Chalk up the second-place finish to “West Coast” scoring.

Or the 2,300 miles traveled, with a four-hour layover in Seattle.

Or the three-hour time difference.

But even with all those obstacles, the Michigan women’s gymnastics team scored high enough at the West Regional in Corvallis, Ore., on Saturday to earn an invitation to the NCAA Championships in Athens, Ga., on April 24.

Michigan finished second in the six-team regional with a score of 196.375, placing behind host No. 8 Oregon State. The top two teams from each regional automatically advance to Nationals.

While Michigan coach Bev Plocki was quick to point out the importance of earning the bid by finishing in the top two, she said it was difficult for her team to get energized for a meet sandwiched between the Big Ten Championships and the NCAAs.

“Nationals is Nationals and all that, but regionals is just the rite of passage to get to Nationals,” Plocki said.

The fifth-ranked Wolverines were led by fifth-year senior Lindsey Bruck and sophomore Sarah Curtis. The duo finished second and third, respectively, in the all-around competition.

Michigan began the competition on bars with a team score of 49.050, which tied the team’s season low. Even though junior Tatjana Thuener-Rego fell off the high bar, the remaining five routines were solid, and the team felt its scores should have been higher throughout the meet.

“I think the judging is definitely different out west,” Bruck said. “I don’t think we were getting scores that we deserve. We tried not to let that bother us.”

Michigan scored at or above 9.900 just once, with Bruck’s 9.900 on beam. The Wolverines had five scores at that level in their last competition, the Big Ten Championships.

The host Beavers earned six scores above 9.900, including two near-flawless 9.950 scores. Oregon State won all four event titles, marking the first time in 12 years Michigan didn’t have any regional event champions.

“Was it frustrating to have the scores be low and not necessarily comparable? Yeah,” Curtis said. “But we still qualified for Nationals, so it’s a good day.”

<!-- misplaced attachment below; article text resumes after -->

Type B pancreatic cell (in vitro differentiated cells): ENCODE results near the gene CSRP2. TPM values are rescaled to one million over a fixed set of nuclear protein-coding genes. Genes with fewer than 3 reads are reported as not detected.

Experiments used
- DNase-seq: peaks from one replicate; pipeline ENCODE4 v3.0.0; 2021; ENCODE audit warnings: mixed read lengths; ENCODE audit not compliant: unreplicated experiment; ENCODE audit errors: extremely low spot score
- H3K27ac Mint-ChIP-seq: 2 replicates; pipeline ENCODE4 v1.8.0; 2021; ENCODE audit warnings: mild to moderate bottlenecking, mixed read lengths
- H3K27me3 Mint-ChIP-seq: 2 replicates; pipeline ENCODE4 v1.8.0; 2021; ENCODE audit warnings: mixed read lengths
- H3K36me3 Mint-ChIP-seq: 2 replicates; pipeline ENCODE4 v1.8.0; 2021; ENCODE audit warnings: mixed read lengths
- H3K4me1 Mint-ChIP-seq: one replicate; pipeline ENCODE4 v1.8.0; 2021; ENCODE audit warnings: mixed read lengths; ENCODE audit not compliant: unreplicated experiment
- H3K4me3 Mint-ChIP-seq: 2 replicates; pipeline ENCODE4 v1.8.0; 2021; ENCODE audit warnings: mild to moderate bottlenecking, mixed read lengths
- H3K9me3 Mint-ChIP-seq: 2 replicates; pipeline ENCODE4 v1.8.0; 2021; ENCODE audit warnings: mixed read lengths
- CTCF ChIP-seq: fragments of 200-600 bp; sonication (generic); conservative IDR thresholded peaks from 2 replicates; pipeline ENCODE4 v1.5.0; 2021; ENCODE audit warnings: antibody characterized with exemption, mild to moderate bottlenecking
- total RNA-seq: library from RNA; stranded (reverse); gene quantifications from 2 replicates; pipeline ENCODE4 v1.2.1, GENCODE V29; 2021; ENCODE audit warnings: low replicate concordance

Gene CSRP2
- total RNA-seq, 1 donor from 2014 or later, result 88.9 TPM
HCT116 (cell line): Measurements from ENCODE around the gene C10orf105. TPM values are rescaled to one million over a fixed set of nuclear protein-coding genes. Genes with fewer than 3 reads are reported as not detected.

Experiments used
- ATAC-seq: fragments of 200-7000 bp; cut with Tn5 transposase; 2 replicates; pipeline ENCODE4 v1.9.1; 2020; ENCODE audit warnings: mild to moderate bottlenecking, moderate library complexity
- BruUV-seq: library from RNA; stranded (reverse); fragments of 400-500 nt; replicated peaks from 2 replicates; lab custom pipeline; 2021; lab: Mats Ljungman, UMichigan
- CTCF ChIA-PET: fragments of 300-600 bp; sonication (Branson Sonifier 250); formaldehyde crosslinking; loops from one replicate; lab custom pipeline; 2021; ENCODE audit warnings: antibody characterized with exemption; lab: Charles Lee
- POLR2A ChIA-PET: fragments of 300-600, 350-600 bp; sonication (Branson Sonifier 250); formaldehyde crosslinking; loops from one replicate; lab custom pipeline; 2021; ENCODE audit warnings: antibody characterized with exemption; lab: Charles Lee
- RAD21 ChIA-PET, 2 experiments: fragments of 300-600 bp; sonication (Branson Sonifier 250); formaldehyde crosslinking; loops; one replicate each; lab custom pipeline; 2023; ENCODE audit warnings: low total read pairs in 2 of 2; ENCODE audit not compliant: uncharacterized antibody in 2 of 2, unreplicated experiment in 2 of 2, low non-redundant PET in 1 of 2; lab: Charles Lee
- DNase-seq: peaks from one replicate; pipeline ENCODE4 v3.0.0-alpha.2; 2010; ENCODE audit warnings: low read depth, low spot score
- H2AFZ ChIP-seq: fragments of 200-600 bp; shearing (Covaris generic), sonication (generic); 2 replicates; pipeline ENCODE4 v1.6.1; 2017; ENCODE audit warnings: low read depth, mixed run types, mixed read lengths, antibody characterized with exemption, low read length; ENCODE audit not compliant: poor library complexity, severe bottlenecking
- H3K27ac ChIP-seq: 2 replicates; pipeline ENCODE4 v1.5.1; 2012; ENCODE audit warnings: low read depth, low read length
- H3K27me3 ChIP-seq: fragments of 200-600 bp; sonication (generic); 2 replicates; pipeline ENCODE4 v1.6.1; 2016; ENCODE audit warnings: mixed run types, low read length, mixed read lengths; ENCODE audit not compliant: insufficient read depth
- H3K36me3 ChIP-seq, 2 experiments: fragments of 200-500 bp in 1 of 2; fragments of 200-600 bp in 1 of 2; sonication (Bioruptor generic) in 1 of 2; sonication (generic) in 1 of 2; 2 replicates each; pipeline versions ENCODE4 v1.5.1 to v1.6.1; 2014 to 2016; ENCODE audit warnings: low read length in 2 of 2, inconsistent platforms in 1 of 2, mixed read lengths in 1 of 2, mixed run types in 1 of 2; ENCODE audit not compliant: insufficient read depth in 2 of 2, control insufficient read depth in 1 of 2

The highlight for the Wolverines was their floor exercise routines, as they danced their way to a 49.300-point team performance. But even with that solid score, first place was nearly out of reach by the last rotation, vault. Oregon State had the meet in hand with a dominating 197.100 finish.

Coming in second to the Beavers isn’t too shabby. Oregon State, like Michigan, is in the nation’s top 10 in every event.

In two weeks, Michigan might have to face the nation’s best with a slightly different roster. Sophomore Kelsey Knutson injured her knee during Saturday’s warmups. Knutson has played a crucial role on the beam squad, winning three event titles this season.

“If Kelsey’s hurt, everybody else has to step it up,” Curtis said. “We have each other’s backs. If she can’t do it, someone certainly can step in and take that role for her.”

Sophomore Jordan Sexton replaced Knutson in the third spot on the beam lineup Saturday and turned in a smooth routine for a 9.775 score. Flexibility and a deep roster have been a strength for the Wolverines, who have had to adjust to season-ending and minor injuries this year.

All season, Michigan’s goal has been to make it to Nationals and perform well. Now, that’s the only step left for the Wolverines.

And even with available excuses for not finishing first, like inconsistent scoring, jet lag and shaky travel arrangements, Michigan wouldn’t use them to explain its performance. The Wolverines were content to leave with a bid to Nationals in hand.

“We had landings we could have fixed here and there,” Curtis said. “But we did come out of it doing what we wanted to, which was to qualify for Nationals.”

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